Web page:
8 Things You Should Know About Del Maguey Mezcal


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8 Things You Should Know About Del Maguey Mezcal

After years of low-quality imports and instantly regrettable “shooters,” agave spirits like tequila and mezcal are ascendant in America. Between 2005 and 2015, the volume of mezcal sold in the United States grew by 279 percent, according to International Wine and Spirits Research. Bars like Brooklyn’s Leyenda, the Pastry War in Houston, and Baltimore’s Clavel explore the diversity and rich histories of the spirits, offering cocktails, flights, and pours from rare and craft bottles.

Del Maguey Single Village Mezcal is an American-born label dedicated to preserving traditional Oaxacan mezcal production methods. Thirsty for a revolution? Here are eight things you should know about Del Maguey.

An iconic L.A. artist illustrated the labels

Ken Price, a sculptor renowned for his distinctive, acrylic-painted ceramics, drew Del Maguey’s label art. In the 1960s Price happened to live next door to company founder Ron Cooper in Ventura, California, and the two became lifelong friends.

Each bottle is named for the village where it was produced

An American mezcal enthusiast, Ron Cooper founded Del Maguey in 1995. The company now works with twelve families in Oaxaca and Puebla, four of whom have been with Del Maguey since inception.

Pernod Ricard acquired a majority stake in Del Maguey for an undisclosed amount this summer

The French conglomerate also owns Altos and Avión tequilas. “With an overall increased interest in Mexican spirits, we think this partnership will be a complement to our tequila portfolio,” Jeff Agdern, SVP, Brand Ventures at Pernod Ricard USA, wrote in Forbes. To Fortune, he added, “We think that mezcal is just getting started in the U.S.”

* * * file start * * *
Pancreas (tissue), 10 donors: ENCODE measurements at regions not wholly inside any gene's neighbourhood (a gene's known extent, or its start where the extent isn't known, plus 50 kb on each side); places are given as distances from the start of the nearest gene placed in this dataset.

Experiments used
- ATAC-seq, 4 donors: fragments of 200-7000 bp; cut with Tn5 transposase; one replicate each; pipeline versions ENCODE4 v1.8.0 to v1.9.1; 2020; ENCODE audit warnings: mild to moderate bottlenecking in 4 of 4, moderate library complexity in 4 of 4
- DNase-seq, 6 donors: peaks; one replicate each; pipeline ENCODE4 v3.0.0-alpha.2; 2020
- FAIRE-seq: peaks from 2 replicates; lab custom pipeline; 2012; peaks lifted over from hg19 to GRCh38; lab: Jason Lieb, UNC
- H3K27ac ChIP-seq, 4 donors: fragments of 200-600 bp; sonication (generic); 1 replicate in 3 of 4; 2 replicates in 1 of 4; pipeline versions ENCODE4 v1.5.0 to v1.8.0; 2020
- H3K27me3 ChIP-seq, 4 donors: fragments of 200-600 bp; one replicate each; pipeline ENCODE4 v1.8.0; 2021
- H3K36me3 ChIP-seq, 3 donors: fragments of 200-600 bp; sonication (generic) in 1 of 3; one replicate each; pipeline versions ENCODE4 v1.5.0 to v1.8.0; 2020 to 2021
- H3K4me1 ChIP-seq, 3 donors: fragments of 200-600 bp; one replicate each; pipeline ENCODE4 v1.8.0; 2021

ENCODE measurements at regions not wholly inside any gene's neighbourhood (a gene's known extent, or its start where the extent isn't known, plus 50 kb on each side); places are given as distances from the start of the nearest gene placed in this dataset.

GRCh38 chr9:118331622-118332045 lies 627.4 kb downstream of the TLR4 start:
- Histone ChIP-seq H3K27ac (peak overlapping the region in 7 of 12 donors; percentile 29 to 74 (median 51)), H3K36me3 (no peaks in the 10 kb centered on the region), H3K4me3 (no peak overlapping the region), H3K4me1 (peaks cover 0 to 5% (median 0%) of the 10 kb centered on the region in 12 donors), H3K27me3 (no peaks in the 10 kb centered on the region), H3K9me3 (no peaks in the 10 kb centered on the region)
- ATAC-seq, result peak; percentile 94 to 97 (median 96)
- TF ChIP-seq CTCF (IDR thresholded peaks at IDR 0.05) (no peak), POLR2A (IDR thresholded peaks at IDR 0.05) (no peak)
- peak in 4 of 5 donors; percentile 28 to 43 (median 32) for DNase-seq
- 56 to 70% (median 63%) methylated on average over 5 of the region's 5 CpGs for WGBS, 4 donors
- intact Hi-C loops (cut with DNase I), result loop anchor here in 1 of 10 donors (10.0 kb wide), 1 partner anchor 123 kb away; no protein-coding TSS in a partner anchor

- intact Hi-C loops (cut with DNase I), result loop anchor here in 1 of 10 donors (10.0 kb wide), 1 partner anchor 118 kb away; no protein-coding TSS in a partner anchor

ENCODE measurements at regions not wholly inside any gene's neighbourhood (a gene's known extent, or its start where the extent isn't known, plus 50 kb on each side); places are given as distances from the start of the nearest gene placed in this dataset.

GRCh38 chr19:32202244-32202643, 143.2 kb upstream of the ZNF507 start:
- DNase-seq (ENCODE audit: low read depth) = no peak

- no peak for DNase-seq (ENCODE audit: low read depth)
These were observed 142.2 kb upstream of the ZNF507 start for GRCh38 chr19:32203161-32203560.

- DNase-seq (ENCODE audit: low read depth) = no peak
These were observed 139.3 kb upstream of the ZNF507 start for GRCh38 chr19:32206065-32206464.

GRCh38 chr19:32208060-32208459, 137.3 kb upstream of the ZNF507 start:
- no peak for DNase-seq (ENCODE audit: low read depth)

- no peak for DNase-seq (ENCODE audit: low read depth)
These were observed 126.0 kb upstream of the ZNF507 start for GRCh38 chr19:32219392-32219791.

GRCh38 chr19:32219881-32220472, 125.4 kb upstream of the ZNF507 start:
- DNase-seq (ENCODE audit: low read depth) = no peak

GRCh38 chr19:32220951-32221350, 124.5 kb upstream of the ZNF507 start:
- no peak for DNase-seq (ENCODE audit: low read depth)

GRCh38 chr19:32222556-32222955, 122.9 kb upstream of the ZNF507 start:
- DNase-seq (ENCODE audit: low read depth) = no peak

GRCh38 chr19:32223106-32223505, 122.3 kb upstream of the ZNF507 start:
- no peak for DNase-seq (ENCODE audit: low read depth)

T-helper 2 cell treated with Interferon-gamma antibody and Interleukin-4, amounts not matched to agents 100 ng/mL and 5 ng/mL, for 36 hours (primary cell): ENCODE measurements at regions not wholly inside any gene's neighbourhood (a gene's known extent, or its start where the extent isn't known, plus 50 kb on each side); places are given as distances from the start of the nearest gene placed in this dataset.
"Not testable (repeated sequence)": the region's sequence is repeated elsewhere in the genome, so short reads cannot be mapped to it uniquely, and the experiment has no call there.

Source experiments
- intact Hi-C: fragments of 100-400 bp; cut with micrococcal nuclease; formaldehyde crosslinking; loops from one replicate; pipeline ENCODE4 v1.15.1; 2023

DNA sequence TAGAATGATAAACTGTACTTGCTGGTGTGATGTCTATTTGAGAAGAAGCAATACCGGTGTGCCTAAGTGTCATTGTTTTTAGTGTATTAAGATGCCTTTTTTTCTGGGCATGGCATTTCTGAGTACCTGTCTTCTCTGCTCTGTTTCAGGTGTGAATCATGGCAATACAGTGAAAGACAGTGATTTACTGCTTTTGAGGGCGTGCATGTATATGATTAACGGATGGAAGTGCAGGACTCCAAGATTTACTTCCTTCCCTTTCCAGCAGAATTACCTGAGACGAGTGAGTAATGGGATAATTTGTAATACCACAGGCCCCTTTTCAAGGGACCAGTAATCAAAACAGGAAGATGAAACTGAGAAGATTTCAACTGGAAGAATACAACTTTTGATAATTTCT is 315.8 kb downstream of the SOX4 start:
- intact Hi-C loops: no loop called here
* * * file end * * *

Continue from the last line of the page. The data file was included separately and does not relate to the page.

Some mezcal labels and producers had concerns about the acquisition of a craft label by a corporate entity

Eduardo Belaunzaran of Wahaka Mezcal told U.K. trade publication The Spirits Business, “The acquisition [of Del Maguey] by the French giant should concern all the industry.” He worried about the effect corporatization could have on quality, but noted that, “The mezcal sector will be affected positively by this investment.”

One limited-production Del Maguey bottling features “the truffle of agave”

Ivy Mix, who helms New York City’s Leyenda bar and was named Bartender of the Year at the 2015 Tales of the Cocktail, likens Del Maguey’s Tobala to rich truffles. Tobala is made with agave found at high elevations in Oaxaca.

Del Maguey is never blended

Many small or rural Oaxacan producers without international export licenses sell their product in bulk to larger bottlers who blend similar mezcals. All of the producers who work with Del Maguey own their own palenque, or distillery.

Cooper’s influence on mezcal culture in America is enormous

Bobby Heugel, “Houston’s Cocktail King,” credits Cooper with turning him on to mezcal in 2007 with one taste of Del Maguey’s Chichicapa. Heugel now stocks Del Maguey at all four of his Houston bars, including the award-winning Pastry War, which offers more than 150 agave spirits.

Maguey is the Taino word for “agave”

It’s pronounced ma-gay.

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